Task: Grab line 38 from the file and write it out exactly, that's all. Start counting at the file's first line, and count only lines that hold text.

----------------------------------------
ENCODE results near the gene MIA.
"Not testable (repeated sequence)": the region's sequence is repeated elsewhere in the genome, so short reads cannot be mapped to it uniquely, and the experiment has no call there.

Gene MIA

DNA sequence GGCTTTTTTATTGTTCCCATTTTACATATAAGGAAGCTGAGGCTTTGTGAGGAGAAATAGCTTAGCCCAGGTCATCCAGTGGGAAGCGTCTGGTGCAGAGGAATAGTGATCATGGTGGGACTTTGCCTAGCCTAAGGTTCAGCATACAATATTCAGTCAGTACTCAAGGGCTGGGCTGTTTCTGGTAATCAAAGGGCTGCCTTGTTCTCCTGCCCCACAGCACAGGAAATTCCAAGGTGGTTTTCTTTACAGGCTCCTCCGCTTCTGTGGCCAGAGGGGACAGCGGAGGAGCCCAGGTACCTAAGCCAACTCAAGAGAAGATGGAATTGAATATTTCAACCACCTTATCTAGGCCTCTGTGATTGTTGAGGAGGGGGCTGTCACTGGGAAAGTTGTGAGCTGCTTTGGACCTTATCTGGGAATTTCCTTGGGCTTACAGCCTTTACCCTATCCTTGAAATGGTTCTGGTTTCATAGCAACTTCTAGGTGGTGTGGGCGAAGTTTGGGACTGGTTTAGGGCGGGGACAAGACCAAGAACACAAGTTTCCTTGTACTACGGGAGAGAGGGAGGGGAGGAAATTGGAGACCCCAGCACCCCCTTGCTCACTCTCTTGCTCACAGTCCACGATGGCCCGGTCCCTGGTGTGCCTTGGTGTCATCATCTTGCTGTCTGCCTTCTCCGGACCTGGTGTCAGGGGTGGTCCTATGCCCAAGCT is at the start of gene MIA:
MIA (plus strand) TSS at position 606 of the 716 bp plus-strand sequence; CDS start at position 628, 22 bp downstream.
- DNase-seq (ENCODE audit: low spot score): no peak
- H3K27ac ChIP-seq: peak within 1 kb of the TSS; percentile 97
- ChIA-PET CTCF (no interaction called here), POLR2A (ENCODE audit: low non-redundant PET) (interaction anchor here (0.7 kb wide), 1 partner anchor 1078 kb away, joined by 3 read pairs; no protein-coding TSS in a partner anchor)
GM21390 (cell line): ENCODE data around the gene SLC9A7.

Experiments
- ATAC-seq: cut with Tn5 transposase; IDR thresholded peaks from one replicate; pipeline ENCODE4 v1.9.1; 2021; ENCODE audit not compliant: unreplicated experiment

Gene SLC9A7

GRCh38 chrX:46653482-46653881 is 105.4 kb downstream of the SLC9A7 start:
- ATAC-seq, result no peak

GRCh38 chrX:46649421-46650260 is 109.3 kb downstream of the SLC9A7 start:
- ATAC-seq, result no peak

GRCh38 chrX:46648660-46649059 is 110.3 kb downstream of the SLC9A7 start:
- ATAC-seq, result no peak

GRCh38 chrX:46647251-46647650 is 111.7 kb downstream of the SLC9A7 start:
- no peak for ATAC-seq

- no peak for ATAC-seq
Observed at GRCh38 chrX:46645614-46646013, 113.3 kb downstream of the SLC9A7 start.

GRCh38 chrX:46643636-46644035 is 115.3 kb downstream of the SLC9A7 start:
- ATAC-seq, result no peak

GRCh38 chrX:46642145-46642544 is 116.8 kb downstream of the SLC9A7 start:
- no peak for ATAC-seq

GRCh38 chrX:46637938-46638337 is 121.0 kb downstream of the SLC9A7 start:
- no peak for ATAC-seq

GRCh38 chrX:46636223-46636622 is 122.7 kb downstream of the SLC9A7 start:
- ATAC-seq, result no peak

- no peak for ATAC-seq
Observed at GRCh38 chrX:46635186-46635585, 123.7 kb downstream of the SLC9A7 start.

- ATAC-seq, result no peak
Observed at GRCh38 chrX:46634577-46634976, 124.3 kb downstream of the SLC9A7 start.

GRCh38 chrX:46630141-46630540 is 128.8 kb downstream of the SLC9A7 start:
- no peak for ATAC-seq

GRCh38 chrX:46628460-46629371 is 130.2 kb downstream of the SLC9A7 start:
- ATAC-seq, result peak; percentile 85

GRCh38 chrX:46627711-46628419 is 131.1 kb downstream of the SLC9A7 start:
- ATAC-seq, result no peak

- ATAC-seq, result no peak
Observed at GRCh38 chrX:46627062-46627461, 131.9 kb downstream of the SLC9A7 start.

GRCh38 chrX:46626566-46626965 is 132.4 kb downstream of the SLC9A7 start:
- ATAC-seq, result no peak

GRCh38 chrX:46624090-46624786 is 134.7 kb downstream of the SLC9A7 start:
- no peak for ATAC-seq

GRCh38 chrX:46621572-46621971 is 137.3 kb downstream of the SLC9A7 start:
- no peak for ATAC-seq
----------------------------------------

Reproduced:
- ATAC-seq, result peak; percentile 85